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Large Miocene phosphorite deposits occur in parts of four states and extend along the Atlantic Coastal Plain from North Carolina into the center of the Florida peninsula. The reserves and resources of this large deposit are estimated at billions of metric tons of phosphate rock. The bulk of this sediment consists of phosphate particles (pellets and other grain types), quartz and clay minerals. There are locally important and variable amounts of calcite and dolomite with minor amounts of silicates, opal, iron-aluminum phosphates (in weathering zones) and heavy minerals.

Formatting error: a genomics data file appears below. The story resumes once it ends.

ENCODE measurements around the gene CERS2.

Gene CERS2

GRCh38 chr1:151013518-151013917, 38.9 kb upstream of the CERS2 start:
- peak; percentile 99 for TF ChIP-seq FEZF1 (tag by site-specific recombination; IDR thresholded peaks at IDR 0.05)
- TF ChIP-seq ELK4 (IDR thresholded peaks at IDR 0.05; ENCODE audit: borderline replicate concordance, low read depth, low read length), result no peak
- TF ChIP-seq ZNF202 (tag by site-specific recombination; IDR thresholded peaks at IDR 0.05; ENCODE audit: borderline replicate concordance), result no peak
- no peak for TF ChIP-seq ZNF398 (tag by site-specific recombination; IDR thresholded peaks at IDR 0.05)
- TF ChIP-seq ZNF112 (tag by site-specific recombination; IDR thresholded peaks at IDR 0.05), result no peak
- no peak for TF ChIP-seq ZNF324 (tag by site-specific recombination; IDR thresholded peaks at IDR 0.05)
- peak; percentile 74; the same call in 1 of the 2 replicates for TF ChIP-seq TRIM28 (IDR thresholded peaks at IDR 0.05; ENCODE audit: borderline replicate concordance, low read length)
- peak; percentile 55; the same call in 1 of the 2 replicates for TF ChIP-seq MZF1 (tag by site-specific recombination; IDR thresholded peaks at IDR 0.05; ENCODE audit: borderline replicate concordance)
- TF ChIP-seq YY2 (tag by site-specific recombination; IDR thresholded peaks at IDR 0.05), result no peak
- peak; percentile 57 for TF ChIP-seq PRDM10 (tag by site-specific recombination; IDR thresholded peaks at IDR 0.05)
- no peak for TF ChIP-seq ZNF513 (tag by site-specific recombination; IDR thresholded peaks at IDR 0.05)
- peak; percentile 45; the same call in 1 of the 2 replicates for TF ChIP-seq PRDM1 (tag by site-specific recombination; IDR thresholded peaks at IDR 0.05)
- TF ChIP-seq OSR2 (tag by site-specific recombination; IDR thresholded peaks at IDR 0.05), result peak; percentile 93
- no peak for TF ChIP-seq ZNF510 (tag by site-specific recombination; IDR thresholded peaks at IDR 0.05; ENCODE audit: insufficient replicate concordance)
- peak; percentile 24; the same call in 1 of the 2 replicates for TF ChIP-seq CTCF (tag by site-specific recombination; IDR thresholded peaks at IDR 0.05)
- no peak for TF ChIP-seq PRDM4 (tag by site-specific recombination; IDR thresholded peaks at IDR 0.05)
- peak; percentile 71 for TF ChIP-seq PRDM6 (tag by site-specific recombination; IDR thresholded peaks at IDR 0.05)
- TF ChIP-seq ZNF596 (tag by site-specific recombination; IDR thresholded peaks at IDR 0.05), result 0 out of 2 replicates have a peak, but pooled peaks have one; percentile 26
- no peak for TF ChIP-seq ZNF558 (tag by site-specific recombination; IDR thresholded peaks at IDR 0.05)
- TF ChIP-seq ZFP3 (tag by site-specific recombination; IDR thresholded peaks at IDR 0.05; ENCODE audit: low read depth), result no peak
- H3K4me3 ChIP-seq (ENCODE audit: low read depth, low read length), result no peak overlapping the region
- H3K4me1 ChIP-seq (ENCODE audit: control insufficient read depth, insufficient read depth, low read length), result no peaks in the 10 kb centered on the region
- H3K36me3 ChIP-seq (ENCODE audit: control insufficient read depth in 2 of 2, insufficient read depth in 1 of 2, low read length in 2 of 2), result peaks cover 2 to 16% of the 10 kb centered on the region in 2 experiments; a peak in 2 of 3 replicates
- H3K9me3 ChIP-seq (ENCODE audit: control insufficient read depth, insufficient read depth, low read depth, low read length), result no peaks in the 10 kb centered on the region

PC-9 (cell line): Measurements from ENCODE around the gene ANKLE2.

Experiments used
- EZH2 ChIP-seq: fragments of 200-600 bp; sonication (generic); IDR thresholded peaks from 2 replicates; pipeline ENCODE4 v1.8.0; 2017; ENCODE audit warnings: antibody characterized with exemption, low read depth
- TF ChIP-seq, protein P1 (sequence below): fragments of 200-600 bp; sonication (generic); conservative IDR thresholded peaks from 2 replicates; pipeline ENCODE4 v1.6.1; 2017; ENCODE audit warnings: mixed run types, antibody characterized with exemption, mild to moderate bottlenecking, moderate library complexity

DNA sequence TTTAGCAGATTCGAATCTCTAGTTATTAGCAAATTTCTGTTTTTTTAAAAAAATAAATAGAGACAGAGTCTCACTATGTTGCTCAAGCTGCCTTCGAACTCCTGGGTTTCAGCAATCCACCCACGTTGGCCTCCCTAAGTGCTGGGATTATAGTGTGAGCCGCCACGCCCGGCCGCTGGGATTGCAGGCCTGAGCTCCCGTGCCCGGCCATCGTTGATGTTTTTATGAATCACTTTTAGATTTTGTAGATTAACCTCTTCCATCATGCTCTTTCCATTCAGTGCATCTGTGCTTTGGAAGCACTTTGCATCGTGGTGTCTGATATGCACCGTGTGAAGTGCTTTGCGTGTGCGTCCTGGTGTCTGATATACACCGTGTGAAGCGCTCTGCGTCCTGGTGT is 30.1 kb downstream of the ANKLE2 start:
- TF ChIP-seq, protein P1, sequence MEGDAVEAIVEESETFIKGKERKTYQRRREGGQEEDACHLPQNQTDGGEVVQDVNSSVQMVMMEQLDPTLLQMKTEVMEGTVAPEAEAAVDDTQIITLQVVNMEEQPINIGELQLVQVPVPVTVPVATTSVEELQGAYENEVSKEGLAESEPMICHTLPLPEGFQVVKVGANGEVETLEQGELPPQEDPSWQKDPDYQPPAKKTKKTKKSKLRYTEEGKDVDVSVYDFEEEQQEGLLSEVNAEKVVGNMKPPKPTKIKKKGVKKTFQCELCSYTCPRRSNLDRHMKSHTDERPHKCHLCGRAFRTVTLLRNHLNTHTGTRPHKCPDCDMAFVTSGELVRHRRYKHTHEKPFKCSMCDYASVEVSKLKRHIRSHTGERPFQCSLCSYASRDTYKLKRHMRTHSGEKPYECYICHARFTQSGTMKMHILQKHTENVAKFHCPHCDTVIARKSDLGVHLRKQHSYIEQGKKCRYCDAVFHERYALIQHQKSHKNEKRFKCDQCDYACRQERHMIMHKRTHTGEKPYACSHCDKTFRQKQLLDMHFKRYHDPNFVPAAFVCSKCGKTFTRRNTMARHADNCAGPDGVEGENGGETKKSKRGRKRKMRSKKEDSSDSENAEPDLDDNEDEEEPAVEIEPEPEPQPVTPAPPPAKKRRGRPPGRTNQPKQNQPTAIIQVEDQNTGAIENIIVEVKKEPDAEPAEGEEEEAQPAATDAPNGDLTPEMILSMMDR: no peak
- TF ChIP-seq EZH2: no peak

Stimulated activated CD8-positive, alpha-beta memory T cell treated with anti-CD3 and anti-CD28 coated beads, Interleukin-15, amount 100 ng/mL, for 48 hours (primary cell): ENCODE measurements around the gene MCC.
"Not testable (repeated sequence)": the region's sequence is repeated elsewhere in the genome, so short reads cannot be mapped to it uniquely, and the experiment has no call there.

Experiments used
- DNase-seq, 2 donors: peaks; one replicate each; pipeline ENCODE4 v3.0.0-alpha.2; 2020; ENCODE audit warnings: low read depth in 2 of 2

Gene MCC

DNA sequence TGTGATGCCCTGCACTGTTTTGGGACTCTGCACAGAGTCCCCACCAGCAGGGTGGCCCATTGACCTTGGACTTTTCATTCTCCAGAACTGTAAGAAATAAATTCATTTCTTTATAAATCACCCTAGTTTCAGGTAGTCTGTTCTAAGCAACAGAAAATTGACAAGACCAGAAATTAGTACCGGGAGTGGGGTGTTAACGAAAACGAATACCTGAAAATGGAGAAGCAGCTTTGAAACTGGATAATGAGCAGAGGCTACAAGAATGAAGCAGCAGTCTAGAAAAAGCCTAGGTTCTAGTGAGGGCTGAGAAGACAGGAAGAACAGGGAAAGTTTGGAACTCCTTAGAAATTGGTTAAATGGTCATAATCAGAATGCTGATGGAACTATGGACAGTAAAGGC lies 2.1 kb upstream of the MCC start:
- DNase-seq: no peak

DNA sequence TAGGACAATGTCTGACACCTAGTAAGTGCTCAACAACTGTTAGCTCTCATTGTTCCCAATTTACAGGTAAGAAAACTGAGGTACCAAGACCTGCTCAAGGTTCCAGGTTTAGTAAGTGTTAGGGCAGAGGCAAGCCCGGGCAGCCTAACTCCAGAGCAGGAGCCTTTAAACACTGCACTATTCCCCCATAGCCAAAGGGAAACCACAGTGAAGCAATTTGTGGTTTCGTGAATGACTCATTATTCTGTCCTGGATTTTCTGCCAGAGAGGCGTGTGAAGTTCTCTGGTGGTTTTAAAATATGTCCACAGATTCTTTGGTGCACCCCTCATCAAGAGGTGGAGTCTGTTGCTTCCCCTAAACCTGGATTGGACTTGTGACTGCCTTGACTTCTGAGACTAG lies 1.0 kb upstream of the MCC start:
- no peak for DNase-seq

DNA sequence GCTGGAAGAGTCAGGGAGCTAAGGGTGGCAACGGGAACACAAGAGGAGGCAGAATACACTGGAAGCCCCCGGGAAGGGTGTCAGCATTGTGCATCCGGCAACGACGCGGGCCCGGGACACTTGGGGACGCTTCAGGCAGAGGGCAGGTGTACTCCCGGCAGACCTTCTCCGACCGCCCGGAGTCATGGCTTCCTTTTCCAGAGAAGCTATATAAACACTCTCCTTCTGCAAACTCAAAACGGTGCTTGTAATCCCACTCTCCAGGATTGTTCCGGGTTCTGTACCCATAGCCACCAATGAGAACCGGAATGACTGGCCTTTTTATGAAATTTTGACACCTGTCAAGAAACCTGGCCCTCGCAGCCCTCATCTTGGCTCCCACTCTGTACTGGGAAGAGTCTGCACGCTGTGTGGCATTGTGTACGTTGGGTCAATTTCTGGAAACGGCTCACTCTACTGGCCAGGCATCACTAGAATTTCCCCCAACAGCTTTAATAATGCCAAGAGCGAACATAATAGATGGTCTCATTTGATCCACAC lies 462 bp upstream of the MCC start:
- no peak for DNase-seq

The observed variations in mineralogy over the region are the result of primary compositional differences as well as postdepositional alteration. The latter includes diagenetic changes that resulted in the formation of authigenic minerals as well as weathering of the deposits to alter the compositions and phases to those that are seen today.

Carbonate fluorapatite (francolite) and clay minerals are the two groups of phases that may be the most indicative of geochemical changes. They are also the two most important constituents from an economic and environmental point of view. Francolite is the only economically important phosphate mineral present; the clays represent a significant source of impurities in the ore and present by-product disposal problems. Thus, this brief summary will concentrate on these two groups of minerals.

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